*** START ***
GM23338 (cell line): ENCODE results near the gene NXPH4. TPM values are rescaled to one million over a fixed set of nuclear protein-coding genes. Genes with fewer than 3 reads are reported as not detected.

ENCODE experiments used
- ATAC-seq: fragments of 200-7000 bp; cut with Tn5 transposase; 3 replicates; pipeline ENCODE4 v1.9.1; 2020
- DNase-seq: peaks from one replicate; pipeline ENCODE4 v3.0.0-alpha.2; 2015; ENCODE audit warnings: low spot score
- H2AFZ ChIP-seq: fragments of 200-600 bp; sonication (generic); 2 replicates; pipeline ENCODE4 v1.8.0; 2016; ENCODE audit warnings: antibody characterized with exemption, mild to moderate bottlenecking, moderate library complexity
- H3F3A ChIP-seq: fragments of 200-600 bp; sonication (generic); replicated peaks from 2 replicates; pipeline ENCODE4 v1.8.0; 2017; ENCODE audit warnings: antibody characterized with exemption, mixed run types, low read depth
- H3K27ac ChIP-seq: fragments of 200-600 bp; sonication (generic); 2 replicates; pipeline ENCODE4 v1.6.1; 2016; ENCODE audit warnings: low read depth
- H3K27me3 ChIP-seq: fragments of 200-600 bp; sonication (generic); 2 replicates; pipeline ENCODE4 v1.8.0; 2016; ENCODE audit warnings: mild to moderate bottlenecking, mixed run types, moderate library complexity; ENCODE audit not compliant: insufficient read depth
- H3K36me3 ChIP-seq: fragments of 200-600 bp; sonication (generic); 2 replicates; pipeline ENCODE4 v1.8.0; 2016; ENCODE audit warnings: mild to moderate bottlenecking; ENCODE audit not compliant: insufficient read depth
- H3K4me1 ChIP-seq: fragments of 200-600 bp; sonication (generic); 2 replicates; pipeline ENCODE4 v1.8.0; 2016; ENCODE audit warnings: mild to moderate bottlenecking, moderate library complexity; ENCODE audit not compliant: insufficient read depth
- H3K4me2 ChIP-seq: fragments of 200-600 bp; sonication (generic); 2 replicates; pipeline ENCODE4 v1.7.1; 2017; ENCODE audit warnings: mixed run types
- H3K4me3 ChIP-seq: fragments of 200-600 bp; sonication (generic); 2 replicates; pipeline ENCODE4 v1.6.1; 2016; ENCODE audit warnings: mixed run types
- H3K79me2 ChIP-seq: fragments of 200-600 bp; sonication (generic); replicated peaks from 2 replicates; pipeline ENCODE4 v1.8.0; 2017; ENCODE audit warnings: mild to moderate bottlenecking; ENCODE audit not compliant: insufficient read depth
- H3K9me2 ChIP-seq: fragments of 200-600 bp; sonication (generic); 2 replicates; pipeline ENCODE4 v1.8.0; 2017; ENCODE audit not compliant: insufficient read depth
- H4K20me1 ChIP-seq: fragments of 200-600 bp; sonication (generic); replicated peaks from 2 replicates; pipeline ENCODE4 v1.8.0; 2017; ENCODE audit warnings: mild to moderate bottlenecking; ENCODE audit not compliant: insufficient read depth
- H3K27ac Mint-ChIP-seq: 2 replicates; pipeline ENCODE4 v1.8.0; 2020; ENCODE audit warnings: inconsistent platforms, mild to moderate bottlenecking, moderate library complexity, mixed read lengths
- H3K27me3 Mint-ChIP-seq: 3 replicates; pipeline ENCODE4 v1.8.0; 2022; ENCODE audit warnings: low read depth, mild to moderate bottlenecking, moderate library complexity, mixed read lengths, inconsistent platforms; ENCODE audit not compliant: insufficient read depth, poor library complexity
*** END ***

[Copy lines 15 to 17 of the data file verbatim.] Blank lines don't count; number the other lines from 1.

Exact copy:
- H4K20me1 ChIP-seq: fragments of 200-600 bp; sonication (generic); replicated peaks from 2 replicates; pipeline ENCODE4 v1.8.0; 2017; ENCODE audit warnings: mild to moderate bottlenecking; ENCODE audit not compliant: insufficient read depth
- H3K27ac Mint-ChIP-seq: 2 replicates; pipeline ENCODE4 v1.8.0; 2020; ENCODE audit warnings: inconsistent platforms, mild to moderate bottlenecking, moderate library complexity, mixed read lengths
- H3K27me3 Mint-ChIP-seq: 3 replicates; pipeline ENCODE4 v1.8.0; 2022; ENCODE audit warnings: low read depth, mild to moderate bottlenecking, moderate library complexity, mixed read lengths, inconsistent platforms; ENCODE audit not compliant: insufficient read depth, poor library complexity